Despite a globe-wide shut down of economic and social activities in 2020, resulting in a plunge in greenhouse gasses of more than 10%, the year still tied for the warmest on record, further contributing to an ever-escalating temperature that has risen by 1.2 degrees Celsius over the past 120 plus years.
The need for a clean energy revolution across the technology spectrum is clear. And year-end actions in Canada and by the U.S. Congress responded to this challenge and provided important momentum to next-generation nuclear reactors and their contribution to global clean energy objectives.
The more dramatic of the developments came from the Congress in the form of the first major energy legislation that has been signed into law over a decade. It includes a number of clean energy components including actions on energy efficiency, renewable energy and storage, and nuclear energy.
The nuclear power provisions have a clear focus on the need to advance next-generation nuclear technologies. A significant focus of the legislation is the establishment of a program to support the availability of High-Assay Low-Enriched Uranium (HA-LEU), which is a fuel on which many future reactors will depend but which is not widely available.
The legislation also updated the definition of advanced reactors, authorized the Department of Energy to move forward with the advanced reactor demonstration program, and provided funding for the Versatile Test Reactor (VTR). The VTR is a new research reactor that is designed to support the irradiation testing of advanced reactor components.
There also was support for international collaboration on research, development, and demonstration, and the commercial application of nuclear technology. The goal is to support diplomatic, financing, nonproliferation, climate, and international economic objectives. It further endorsed the development of coordinated action plans.
Usefully, the legislation is peppered with commitments to nonproliferation and nuclear security.
For example, consultation with nonproliferation and nuclear security experts and officials is required for a HA-LEU report to be submitted by the Secretary of Energy to the Congress. The advanced reactor demonstration effort is instructed to prioritize designs that are “proliferation resistant” and to consult with the National Nuclear Security Administration (NNSA) to integrate safeguards and security into the reactor designs. And fuel cycle research, including on fuel recycling, must be done in consultation with NNSA to integrate safeguards and security by design. These are sound requirements that are designed to build confidence in the security and value of American advanced nuclear technologies and support strong international standards.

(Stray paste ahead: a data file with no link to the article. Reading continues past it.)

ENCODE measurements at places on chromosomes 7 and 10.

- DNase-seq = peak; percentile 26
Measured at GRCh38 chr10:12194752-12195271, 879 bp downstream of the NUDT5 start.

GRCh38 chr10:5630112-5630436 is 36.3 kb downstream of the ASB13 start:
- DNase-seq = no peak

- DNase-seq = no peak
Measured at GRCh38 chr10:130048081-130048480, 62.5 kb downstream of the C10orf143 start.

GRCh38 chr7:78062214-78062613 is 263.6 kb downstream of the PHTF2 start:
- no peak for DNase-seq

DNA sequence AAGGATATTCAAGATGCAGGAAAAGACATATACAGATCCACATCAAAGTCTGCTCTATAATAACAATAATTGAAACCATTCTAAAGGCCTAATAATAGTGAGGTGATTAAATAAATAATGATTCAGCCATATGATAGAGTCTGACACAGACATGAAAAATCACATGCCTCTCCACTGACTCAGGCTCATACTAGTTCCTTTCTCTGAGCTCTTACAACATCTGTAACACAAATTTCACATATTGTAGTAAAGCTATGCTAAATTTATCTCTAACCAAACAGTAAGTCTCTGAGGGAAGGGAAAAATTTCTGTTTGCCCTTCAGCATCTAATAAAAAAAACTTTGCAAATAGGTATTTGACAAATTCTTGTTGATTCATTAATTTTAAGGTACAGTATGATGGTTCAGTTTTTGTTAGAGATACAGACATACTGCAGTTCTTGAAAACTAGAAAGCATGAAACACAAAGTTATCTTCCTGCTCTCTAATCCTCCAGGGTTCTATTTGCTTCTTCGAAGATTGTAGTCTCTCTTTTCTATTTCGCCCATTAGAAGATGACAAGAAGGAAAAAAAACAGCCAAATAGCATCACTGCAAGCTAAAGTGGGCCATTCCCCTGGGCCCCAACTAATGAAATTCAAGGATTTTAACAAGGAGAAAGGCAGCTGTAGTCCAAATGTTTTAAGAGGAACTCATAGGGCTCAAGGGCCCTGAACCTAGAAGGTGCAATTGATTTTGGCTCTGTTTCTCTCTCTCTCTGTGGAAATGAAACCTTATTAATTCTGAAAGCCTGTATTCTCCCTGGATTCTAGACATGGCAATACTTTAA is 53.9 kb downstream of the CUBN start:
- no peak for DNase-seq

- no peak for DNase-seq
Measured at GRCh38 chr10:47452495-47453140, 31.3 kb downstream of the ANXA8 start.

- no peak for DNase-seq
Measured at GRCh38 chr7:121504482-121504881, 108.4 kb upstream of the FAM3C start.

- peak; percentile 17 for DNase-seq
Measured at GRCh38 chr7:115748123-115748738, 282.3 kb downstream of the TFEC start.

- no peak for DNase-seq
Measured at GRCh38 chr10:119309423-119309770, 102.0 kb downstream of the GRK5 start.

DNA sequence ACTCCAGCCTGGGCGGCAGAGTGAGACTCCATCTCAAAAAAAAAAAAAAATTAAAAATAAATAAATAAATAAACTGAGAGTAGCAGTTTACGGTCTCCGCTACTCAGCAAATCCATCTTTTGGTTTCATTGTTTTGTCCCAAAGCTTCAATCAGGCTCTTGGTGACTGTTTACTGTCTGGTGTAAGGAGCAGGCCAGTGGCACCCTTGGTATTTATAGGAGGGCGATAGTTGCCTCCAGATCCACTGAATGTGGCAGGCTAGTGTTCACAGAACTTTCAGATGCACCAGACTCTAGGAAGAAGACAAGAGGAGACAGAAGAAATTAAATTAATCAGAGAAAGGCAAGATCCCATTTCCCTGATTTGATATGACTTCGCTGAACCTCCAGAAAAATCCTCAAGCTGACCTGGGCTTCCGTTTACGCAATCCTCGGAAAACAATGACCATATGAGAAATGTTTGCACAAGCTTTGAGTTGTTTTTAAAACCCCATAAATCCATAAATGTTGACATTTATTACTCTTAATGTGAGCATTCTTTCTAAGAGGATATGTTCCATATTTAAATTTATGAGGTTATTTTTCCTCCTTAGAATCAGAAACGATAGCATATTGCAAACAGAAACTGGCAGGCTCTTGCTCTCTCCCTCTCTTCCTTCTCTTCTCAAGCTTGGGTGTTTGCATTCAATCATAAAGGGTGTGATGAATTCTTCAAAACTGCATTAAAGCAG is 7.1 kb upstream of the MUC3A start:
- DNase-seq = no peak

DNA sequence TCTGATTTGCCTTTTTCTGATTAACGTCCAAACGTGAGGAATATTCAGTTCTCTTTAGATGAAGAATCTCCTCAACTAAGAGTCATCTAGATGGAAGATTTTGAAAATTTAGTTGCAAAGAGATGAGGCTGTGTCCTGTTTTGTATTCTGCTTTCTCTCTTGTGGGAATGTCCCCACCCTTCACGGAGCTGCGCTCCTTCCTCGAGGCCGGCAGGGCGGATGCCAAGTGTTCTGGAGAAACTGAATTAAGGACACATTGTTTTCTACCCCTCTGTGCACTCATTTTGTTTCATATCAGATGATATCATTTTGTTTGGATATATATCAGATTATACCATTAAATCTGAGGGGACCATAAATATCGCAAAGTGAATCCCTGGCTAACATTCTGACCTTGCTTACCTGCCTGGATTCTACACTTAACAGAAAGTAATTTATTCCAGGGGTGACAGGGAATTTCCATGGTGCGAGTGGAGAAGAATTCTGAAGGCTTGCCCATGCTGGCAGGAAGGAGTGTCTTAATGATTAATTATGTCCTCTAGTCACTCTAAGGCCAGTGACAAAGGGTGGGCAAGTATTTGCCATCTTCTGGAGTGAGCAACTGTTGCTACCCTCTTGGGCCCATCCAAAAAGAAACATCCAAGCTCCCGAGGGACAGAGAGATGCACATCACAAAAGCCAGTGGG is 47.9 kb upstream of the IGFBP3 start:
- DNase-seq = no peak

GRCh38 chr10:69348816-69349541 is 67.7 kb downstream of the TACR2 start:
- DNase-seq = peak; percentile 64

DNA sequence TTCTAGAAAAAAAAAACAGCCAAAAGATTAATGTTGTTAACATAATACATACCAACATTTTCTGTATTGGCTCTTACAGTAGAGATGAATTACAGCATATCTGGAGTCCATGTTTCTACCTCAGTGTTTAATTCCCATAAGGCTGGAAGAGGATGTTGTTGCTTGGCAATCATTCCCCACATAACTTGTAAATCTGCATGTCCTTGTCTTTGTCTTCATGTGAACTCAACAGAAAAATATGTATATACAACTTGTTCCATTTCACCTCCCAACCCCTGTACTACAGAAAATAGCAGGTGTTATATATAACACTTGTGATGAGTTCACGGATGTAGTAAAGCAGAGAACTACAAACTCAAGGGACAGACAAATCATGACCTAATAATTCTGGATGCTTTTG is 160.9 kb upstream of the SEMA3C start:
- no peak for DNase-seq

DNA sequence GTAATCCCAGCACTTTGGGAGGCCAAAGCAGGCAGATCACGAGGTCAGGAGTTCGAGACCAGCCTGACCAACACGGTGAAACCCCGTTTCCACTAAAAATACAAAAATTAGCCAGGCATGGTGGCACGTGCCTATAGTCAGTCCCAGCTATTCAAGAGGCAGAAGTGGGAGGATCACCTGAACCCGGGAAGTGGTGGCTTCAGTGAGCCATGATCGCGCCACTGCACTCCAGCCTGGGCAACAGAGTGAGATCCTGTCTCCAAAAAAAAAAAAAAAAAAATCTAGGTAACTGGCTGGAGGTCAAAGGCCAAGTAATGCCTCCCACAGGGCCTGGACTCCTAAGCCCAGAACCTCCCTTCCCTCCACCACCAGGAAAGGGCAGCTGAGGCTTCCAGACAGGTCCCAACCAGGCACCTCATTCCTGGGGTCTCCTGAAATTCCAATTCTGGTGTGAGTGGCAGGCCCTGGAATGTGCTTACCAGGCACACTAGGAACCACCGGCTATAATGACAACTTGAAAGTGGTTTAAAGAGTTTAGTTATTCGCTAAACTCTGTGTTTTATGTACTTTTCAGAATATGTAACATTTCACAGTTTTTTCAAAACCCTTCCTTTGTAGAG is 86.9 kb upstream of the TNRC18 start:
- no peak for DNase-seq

The Canadian government also took significant action to advance small modular reactors (SMRs) before the close of last year. It’s new SMR Action Plan builds on the 2018 SMR Roadmap and responds to, and expands, the 53 recommendations made in that report.
Canada’s Minister of Natural Resources was clear that the country is committed to nuclear power as a core element of its dedication to a net-zero carbon economy by 2050. He noted that SMRs would help “phase out coal and electrify carbon-intensive industries such as mining and petroleum extraction.” This technology also can contribute to the replacement of diesel fuel in remote locations and assist in expanding “safe nuclear technologies…around the world.”
The Canadian approach to next-generation nuclear power has been very inclusive and coordinated. The Action Plan engaged over 100 diverse stakeholder organizations in the process. This included representation from: government agencies; provinces, territories, and municipalities; Indigenous peoples; power utilities; civil society, academic, and research institution; industries and their associations; reactor vendors; and engineering, procurement, and construction companies. Each of these organizations contributed their perspectives on the value of SMRs and how to effectively move the process forward in Canada.
The actions of Canada and the U.S. at the end of 2020 make clear that there is real political momentum behind the next generation of nuclear power. The climbing global temperature won’t allow any zero-carbon technology to sit on the sidelines.
The new U.S. energy bill, incoming administration, and bilateral commitment to advanced reactor technology offer an opportunity for greater cooperation across the border. Canada has done an exemplary job of organizing its next-gen nuclear stakeholders into a coordinated coalition and the U.S. needs to learn how to tackle that objective. The U.S. energy legislation makes clear the need for intensive attention to nuclear nonproliferation and security in next-generation reactors and fuel cycle. These are issues on which the governments, industries, and civil society experts of both nations can collaborate on policy development.
The U.S. and Canada have traced their own national trajectories on next-generation nuclear power so far, but those arcs are now at the point of intersection. There will always be national prerogatives and commercial competition. And, while next-generation technology on an upward track, the policy development is lagging. There is a lot of work to be done in developing new nuclear guardrails. It is an opportunity for collaboration and the creation of standards that should be seized by both nations.
Ken Luongo, President, Partnership for Global Security